Judge John Koeltl of the Southern District of New York heard oral arguments in the Hachette v. Internet Archive case this past Monday. I listened in via telephone, along with hundreds of others, as the parties pressed their core arguments with the judge, and the judge asked questions that might reveal what his key concerns are at this stage. The Authors Alliance has an excellent recap of the arguments here. Below is my quick summary of the case and my own brief thoughts on the argument.
The case involves the Internet Archive’s “controlled digital lending” (CDL) program, which makes digital versions of physical books in a library’s collection available to read online subject to access limitations that imitate the lending of a physical book. Since this process necessarily involves copying and distributing the books, it raises copyright questions and has drawn the ire of the publishers. While the Archive has only partnered with a handful of public library systems for its Open Library program, many libraries and library groups, including our own VIVA consortium here in Virginia, are exploring CDL as a possible solution to particular access challenges or for particular kinds of works. So, while the lawsuit was triggered by the Archive’s implementation of CDL (and in particular, its arguably not-so-controlled National Emergency Library program, which temporarily made books available online without as many limits on access) The outcome of this case could reverberate throughout the library community.
The Archive has argued that the use is fair (and so doesn’t require payment or permission from the publishers) because it simply permits the digital equivalent of library lending – for each physical book in the library’s collection, only one patron can read the ebook version at any given time, the patron can’t retain the book beyond the lending period, [the physical book is not available while the electronic version is checked out, etc. They also argue that, as a public policy matter, libraries should be enabled to continue their core activity – owning and lending books in their collections – in the digital era, and this is enabled by CDL. These arguments were laid out in detail in a white paper published before the lawsuit by Kyle Courtney and Dave Hansen.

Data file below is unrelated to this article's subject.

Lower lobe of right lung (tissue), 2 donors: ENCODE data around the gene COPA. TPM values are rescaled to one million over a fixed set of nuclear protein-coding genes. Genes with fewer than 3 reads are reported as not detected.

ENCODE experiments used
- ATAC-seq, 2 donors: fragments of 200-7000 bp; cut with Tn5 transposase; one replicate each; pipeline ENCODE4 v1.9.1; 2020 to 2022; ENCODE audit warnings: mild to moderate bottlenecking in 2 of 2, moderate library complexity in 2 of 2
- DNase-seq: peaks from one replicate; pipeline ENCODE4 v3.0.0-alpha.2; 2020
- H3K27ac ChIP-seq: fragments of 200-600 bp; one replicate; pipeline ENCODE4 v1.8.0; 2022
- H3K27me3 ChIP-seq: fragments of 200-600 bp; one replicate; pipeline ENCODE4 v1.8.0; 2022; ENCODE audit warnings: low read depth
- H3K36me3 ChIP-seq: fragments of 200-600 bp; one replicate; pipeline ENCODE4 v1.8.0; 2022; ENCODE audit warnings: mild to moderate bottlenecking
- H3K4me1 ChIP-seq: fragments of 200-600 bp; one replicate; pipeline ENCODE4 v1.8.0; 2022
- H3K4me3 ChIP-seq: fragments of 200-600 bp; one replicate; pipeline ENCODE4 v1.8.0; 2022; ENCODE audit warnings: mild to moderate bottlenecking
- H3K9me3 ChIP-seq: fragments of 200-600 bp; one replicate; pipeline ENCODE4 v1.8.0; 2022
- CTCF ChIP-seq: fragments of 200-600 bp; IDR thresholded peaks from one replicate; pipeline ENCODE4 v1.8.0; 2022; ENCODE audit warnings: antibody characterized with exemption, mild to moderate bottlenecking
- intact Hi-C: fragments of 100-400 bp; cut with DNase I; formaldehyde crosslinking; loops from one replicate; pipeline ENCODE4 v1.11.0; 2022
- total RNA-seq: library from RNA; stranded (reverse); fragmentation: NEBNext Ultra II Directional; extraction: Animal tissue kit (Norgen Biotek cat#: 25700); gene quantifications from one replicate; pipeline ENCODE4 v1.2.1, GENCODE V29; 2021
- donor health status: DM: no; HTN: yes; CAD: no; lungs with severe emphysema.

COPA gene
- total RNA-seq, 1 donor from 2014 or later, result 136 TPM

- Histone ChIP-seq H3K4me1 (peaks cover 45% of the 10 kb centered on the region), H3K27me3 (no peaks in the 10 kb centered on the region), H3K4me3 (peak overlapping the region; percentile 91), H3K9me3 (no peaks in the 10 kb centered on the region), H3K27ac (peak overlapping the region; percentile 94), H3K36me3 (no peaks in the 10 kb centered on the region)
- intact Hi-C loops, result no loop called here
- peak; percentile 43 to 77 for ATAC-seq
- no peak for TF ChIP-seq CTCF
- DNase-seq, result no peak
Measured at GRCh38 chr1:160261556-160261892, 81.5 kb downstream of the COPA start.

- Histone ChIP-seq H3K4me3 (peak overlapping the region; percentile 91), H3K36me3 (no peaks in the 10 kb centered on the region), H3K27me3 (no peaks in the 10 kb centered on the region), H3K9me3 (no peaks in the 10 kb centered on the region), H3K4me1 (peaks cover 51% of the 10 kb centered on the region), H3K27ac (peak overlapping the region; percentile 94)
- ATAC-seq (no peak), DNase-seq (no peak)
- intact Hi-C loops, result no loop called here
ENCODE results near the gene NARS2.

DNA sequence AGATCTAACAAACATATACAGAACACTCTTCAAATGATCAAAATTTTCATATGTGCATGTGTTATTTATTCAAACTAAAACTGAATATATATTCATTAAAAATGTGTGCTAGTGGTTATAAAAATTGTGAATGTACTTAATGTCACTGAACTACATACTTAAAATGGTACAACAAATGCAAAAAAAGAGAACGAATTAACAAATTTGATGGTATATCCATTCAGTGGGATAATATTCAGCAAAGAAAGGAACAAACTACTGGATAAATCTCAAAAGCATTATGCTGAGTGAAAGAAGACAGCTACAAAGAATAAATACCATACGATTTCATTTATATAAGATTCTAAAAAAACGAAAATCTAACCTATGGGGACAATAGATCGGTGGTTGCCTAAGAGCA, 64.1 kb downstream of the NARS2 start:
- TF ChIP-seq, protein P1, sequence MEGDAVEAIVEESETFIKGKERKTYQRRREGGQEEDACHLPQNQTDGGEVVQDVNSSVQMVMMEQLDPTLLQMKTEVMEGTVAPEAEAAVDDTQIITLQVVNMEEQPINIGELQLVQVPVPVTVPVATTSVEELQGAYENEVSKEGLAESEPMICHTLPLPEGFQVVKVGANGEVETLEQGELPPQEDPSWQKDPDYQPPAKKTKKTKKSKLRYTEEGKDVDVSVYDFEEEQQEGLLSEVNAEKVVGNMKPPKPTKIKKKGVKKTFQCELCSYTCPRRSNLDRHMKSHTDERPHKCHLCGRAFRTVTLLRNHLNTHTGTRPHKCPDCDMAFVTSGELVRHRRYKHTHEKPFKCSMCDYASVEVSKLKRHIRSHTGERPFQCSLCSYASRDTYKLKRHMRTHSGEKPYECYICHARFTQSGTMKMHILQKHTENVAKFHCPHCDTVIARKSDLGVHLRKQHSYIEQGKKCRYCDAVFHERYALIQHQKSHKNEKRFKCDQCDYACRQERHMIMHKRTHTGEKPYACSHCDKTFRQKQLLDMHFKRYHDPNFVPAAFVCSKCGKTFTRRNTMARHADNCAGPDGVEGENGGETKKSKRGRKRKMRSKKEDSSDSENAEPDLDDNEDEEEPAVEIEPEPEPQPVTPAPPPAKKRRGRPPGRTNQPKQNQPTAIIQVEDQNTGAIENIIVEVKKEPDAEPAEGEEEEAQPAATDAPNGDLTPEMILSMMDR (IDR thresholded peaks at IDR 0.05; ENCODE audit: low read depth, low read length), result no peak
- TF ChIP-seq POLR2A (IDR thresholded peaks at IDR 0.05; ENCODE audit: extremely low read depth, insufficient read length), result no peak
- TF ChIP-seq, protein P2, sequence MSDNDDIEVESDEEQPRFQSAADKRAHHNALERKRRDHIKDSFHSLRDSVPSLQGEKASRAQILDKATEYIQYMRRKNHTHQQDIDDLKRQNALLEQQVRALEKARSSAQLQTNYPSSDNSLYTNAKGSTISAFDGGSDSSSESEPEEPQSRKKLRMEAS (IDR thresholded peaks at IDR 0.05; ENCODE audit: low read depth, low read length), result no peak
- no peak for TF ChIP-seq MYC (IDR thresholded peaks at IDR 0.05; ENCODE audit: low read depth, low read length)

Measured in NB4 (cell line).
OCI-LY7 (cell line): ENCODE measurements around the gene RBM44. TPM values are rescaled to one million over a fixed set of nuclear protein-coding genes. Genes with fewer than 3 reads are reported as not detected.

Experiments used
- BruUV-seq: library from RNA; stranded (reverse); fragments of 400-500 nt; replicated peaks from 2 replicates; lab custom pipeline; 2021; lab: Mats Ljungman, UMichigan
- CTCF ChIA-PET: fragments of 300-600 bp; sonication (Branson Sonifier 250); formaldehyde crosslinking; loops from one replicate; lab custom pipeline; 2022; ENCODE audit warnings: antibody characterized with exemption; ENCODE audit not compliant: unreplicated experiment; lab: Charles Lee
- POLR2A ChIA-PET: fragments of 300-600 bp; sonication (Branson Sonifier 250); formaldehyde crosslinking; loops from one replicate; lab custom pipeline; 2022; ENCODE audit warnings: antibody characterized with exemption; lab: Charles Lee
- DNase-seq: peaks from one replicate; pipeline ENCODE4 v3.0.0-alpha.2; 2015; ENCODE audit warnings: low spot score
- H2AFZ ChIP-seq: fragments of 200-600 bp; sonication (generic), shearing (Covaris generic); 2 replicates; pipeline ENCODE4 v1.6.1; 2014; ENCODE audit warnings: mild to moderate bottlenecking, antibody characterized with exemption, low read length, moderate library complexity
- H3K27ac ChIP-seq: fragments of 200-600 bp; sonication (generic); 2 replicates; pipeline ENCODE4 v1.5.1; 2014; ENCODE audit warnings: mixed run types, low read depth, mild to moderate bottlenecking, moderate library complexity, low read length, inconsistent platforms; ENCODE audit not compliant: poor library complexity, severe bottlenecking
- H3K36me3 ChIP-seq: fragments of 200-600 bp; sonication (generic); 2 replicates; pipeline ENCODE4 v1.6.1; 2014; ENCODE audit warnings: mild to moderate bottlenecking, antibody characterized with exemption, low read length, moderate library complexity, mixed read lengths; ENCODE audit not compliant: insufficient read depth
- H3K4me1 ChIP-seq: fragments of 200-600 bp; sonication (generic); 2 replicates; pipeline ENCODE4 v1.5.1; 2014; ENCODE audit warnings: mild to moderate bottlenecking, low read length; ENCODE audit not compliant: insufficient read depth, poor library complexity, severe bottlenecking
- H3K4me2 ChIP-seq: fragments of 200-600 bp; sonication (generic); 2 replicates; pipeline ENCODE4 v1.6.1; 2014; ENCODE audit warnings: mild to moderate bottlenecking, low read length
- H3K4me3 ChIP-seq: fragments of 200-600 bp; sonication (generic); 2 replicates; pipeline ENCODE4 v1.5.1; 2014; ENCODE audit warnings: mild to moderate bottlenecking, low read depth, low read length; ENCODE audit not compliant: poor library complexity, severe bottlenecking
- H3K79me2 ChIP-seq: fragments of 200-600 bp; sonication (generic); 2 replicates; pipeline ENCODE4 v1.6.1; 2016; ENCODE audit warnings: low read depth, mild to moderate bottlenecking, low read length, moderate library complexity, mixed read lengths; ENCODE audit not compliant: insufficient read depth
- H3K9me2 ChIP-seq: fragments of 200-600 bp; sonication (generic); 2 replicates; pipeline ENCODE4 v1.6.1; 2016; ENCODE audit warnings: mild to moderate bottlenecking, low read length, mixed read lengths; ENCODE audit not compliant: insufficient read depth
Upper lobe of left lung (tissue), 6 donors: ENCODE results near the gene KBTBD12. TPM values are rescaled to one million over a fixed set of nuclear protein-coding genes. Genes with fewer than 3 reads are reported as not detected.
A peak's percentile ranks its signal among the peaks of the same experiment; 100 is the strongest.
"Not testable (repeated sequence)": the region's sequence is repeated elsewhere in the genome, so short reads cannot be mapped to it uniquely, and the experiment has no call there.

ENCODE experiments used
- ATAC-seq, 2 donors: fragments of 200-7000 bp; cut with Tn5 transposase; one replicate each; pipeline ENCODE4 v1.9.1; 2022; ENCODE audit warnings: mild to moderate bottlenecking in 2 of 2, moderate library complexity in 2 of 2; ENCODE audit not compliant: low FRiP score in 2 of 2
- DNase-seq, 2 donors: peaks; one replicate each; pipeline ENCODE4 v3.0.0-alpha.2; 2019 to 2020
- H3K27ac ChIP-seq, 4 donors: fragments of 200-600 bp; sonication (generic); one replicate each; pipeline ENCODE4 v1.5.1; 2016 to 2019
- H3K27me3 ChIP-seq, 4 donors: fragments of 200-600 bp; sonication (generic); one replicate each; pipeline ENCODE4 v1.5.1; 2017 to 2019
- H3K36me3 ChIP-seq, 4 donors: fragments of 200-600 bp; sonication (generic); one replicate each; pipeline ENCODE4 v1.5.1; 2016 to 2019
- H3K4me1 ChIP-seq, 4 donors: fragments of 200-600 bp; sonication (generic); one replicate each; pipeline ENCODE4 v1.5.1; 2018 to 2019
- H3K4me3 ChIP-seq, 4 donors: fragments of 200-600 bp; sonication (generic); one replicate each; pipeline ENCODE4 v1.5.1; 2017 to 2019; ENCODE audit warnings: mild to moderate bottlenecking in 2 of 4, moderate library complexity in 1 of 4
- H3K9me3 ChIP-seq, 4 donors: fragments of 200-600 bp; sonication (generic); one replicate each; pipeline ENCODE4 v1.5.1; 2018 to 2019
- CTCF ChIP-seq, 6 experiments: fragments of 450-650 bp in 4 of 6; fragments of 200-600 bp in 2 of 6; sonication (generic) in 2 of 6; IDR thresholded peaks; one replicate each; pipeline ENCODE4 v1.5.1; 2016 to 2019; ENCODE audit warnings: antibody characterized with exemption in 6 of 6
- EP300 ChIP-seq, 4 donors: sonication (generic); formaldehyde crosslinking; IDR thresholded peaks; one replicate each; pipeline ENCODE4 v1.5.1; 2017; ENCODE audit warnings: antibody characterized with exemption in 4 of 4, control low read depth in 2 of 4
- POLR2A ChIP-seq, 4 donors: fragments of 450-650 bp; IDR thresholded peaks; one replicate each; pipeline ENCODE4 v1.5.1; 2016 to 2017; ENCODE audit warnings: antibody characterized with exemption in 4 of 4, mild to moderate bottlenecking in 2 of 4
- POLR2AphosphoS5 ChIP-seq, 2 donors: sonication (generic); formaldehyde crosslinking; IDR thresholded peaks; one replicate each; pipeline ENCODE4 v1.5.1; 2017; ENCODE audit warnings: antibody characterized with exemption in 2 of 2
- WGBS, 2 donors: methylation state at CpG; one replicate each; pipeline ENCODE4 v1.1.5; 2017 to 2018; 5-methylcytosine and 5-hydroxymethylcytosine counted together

The publishers argue that this is an intrusion onto their library ebook licensing market (through services like Overdrive), which generates millions of dollars each year, and if libraries want to acquire and distribute ebooks, they have to negotiate with publishers and pay a fee. The use is not “transformative” because it serves the same purpose as the physical copies – to provide access to the work for reading.
Both parties have moved for summary judgment, meaning they’ve asked the court to go ahead and decide the case based only on the briefs and filings so far, without a full trial on factual issues. In other words, both parties say that if the court applies the law to the undisputed facts, they win. So, in addition to the legal question “is CDL fair use,” another key question at this stage is whether there are any factual disagreements that matter to the outcome of the case. If the judge thinks that there are, the case will go on to trial so that these facts can be more fully disputed.
So what happened at oral argument? To my eye, the judge’s questions pointed in two directions. On one hand, he seemed at least a little skeptical of the publishers’ arguments about the effect of CDL on their revenues. Market effect is one of the fair use factors that courts must consider, and the publishers said that of course CDL hurts their revenue because every CDL loan competes with (or replaces) an ebook license the library should have purchased. The judge pointed to evidence submitted by the Internet Archive showing that publisher ebook revenues grew during the time that CDL services were available. If the court is sympathetic to the Archives’ argument that there is essentially no harm here, so no foul from a copyright point of view, he may decide to go to trial so that this factual evidence can be further developed.
On the other hand, the court seemed unmoved by the Internet Archive’s legal arguments for fair use. Judge Koeltl repeatedly and pointedly asked IA’s counsel, Joe Gratz, for caselaw supporting the key points in their fair use argument, and then interrogated Gratz’s interpretation of those cases with more than a little skepticism. Analogies between CDL and the Sony case (about the lawfulness of VCR use for “time shifting” televised programs), as well as the HathiTrust book digitization case and the TVEyes television search engine case were all met with a somewhat chilly reception by the judge. If Judge Koeltl decides to grant summary judgment to one of the parties, the tenor of his questions for the Archive leads me to suspect he would side with the publishers.
An interesting side note: the Supreme Court is currently deliberating on a case involving the scope of fair use - Warhol v. Goldsmith. That case is arguably pretty different from this one - it’s about art-making, and this case is about access to information. But Judge Koeltl did have a lengthy aside at one point about his keen interest in the Supreme Court’s opinions about fair use. That may be in part because Koeltl was the district judge who found Warhol’s use to be fair! His decision was reversed by the Second Circuit Court of Appeals, and of course the issue is now being reviewed by the Supremes. It leads me to wonder if he might wait for a decision in Warhol before making his own decision in this case. Time will tell.